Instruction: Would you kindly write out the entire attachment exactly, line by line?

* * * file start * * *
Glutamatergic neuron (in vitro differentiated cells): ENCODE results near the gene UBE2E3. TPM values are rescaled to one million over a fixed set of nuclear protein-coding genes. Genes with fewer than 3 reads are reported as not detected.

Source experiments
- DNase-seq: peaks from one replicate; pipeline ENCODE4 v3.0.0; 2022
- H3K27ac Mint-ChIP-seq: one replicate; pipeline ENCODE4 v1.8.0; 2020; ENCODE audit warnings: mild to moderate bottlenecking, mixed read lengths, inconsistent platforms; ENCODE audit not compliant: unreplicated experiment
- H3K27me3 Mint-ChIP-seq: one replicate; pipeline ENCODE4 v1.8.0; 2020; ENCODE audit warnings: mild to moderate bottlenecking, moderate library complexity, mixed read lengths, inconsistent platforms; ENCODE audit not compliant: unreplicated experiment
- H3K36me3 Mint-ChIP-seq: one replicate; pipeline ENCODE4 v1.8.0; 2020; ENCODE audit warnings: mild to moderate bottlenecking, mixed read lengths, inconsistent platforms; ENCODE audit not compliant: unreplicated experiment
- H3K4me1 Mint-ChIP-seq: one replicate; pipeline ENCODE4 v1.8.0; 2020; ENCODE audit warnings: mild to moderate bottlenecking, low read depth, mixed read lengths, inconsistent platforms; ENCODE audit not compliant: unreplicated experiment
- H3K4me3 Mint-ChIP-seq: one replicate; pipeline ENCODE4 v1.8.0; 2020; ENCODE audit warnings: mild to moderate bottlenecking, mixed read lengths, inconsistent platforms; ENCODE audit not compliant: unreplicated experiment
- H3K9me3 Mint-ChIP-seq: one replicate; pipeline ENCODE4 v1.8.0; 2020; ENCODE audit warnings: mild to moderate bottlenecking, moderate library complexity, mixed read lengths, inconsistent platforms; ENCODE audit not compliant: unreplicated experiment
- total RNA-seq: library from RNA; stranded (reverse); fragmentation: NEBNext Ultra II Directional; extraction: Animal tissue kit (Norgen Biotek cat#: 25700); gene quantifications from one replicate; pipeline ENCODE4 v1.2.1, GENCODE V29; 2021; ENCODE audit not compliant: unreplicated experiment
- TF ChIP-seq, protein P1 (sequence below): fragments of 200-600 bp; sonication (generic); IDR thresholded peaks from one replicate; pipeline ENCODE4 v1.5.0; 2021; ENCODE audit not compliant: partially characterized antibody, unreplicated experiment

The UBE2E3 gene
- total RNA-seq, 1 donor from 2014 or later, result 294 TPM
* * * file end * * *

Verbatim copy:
Glutamatergic neuron (in vitro differentiated cells): ENCODE results near the gene UBE2E3. TPM values are rescaled to one million over a fixed set of nuclear protein-coding genes. Genes with fewer than 3 reads are reported as not detected.

Source experiments
- DNase-seq: peaks from one replicate; pipeline ENCODE4 v3.0.0; 2022
- H3K27ac Mint-ChIP-seq: one replicate; pipeline ENCODE4 v1.8.0; 2020; ENCODE audit warnings: mild to moderate bottlenecking, mixed read lengths, inconsistent platforms; ENCODE audit not compliant: unreplicated experiment
- H3K27me3 Mint-ChIP-seq: one replicate; pipeline ENCODE4 v1.8.0; 2020; ENCODE audit warnings: mild to moderate bottlenecking, moderate library complexity, mixed read lengths, inconsistent platforms; ENCODE audit not compliant: unreplicated experiment
- H3K36me3 Mint-ChIP-seq: one replicate; pipeline ENCODE4 v1.8.0; 2020; ENCODE audit warnings: mild to moderate bottlenecking, mixed read lengths, inconsistent platforms; ENCODE audit not compliant: unreplicated experiment
- H3K4me1 Mint-ChIP-seq: one replicate; pipeline ENCODE4 v1.8.0; 2020; ENCODE audit warnings: mild to moderate bottlenecking, low read depth, mixed read lengths, inconsistent platforms; ENCODE audit not compliant: unreplicated experiment
- H3K4me3 Mint-ChIP-seq: one replicate; pipeline ENCODE4 v1.8.0; 2020; ENCODE audit warnings: mild to moderate bottlenecking, mixed read lengths, inconsistent platforms; ENCODE audit not compliant: unreplicated experiment
- H3K9me3 Mint-ChIP-seq: one replicate; pipeline ENCODE4 v1.8.0; 2020; ENCODE audit warnings: mild to moderate bottlenecking, moderate library complexity, mixed read lengths, inconsistent platforms; ENCODE audit not compliant: unreplicated experiment
- total RNA-seq: library from RNA; stranded (reverse); fragmentation: NEBNext Ultra II Directional; extraction: Animal tissue kit (Norgen Biotek cat#: 25700); gene quantifications from one replicate; pipeline ENCODE4 v1.2.1, GENCODE V29; 2021; ENCODE audit not compliant: unreplicated experiment
- TF ChIP-seq, protein P1 (sequence below): fragments of 200-600 bp; sonication (generic); IDR thresholded peaks from one replicate; pipeline ENCODE4 v1.5.0; 2021; ENCODE audit not compliant: partially characterized antibody, unreplicated experiment

The UBE2E3 gene
- total RNA-seq, 1 donor from 2014 or later, result 294 TPM